- Oops!Something went wrong.Please try again later.
We often see insiders buying up shares in companies that perform well over the long term. The flip side of that is that there are more than a few examples of insiders dumping stock prior to a period of weak performance. So we'll take a look at whether insiders have been buying or selling shares in Bank of South Carolina Corporation (NASDAQ:BKSC).
What Is Insider Buying?
It's quite normal to see company insiders, such as board members, trading in company stock, from time to time. However, most countries require that the company discloses such transactions to the market.
We don't think shareholders should simply follow insider transactions. But equally, we would consider it foolish to ignore insider transactions altogether. For example, a Harvard University study found that 'insider purchases earn abnormal returns of more than 6% per year.'
Bank of South Carolina Insider Transactions Over The Last Year
President Fleetwood Hassell made the biggest insider purchase in the last 12 months. That single transaction was for US$189k worth of shares at a price of US$18.92 each. That means that an insider was happy to buy shares at above the current price of US$18.55. It's very possible they regret the purchase, but it's more likely they are bullish about the company. In our view, the price an insider pays for shares is very important. Generally speaking, it catches our eye when insiders have purchased shares at above current prices, as it suggests they believed the shares were worth buying, even at a higher price.
Happily, we note that in the last year insiders paid US$2.4m for 130k shares. But they sold 2601.19 for US$50k. In the last twelve months there was more buying than selling by Bank of South Carolina insiders. You can see the insider transactions (by individuals) over the last year depicted in the chart below. If you click on the chart, you can see all the individual transactions, including the share price, individual, and the date!
There are plenty of other companies that have insiders buying up shares. You probably do not want to miss this free list of growing companies that insiders are buying.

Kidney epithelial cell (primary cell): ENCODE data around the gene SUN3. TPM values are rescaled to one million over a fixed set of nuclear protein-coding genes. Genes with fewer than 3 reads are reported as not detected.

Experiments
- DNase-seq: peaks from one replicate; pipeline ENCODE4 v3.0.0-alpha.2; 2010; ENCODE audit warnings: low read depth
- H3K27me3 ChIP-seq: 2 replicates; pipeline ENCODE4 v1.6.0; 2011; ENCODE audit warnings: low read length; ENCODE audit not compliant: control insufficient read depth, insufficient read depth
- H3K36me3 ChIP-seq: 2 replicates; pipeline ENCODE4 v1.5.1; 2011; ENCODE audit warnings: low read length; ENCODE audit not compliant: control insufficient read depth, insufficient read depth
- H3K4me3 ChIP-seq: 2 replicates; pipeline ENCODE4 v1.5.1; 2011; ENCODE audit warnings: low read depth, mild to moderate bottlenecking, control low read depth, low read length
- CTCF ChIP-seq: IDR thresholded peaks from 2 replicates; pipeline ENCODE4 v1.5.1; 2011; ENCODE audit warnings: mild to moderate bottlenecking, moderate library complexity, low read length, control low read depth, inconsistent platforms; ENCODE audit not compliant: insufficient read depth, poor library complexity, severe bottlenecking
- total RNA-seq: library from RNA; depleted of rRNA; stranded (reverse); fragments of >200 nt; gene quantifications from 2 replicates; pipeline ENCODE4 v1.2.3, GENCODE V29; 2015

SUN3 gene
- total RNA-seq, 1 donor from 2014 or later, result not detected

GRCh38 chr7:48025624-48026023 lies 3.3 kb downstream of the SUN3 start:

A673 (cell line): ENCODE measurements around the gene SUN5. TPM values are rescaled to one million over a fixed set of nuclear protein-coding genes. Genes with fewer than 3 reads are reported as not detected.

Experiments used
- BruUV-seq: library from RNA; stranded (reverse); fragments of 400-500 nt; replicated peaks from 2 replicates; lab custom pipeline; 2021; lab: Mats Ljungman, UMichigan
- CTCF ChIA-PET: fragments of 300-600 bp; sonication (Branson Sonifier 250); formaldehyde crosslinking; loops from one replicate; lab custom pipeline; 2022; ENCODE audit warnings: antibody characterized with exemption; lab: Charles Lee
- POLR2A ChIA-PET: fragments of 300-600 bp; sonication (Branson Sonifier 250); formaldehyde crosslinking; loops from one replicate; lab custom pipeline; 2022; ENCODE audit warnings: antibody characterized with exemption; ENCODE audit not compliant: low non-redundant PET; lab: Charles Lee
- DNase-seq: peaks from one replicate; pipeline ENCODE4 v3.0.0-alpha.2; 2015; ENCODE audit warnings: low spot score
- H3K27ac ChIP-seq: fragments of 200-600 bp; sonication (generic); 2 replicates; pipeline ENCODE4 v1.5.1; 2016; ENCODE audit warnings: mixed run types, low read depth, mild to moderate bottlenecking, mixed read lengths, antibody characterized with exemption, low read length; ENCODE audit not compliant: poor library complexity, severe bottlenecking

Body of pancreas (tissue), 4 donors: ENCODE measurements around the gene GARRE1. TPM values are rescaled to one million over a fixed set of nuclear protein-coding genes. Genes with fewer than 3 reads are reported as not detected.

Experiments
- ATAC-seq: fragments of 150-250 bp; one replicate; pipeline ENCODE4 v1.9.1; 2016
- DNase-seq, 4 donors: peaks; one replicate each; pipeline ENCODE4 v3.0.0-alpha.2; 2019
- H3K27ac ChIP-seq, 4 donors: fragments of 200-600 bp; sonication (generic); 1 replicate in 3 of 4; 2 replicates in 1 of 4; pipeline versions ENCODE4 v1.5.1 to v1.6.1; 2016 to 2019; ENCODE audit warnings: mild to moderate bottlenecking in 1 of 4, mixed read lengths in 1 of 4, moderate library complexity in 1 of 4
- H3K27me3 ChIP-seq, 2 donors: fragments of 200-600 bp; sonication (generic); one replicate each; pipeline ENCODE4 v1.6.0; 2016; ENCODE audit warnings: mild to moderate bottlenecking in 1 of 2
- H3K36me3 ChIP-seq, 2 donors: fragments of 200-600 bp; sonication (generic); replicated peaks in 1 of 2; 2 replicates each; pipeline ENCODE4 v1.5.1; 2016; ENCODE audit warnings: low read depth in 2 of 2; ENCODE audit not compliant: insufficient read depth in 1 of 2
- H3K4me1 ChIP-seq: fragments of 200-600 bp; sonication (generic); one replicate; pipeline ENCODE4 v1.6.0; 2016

Bank of South Carolina Insiders Bought Stock Recently
Over the last three months, we've seen significantly more insider buying, than insider selling, at Bank of South Carolina. In fact, five insiders bought US$1.1m worth of shares. But insiders only sold shares worth US$11k. Insiders have spent more buying shares than they have selling, so on balance we think they are are probably optimistic.
Does Bank of South Carolina Boast High Insider Ownership?
I like to look at how many shares insiders own in a company, to help inform my view of how aligned they are with insiders. Usually, the higher the insider ownership, the more likely it is that insiders will be incentivised to build the company for the long term. Insiders own 21% of Bank of South Carolina shares, worth about US$22m. While this is a strong but not outstanding level of insider ownership, it's enough to indicate some alignment between management and smaller shareholders.
So What Do The Bank of South Carolina Insider Transactions Indicate?
It is good to see recent purchasing. And an analysis of the transactions over the last year also gives us confidence. Given that insiders also own a fair bit of Bank of South Carolina we think they are probably pretty confident of a bright future. I like to dive deeper into how a company has performed in the past. You can find historic revenue and earnings in this detailed graph.
If you would prefer to check out another company -- one with potentially superior financials -- then do not miss this free list of interesting companies, that have HIGH return on equity and low debt.
For the purposes of this article, insiders are those individuals who report their transactions to the relevant regulatory body. We currently account for open market transactions and private dispositions, but not derivative transactions.
We aim to bring you long-term focused research analysis driven by fundamental data. Note that our analysis may not factor in the latest price-sensitive company announcements or qualitative material.
If you spot an error that warrants correction, please contact the editor at firstname.lastname@example.org. This article by Simply Wall St is general in nature. It does not constitute a recommendation to buy or sell any stock, and does not take account of your objectives, or your financial situation. Simply Wall St has no position in the stocks mentioned. Thank you for reading.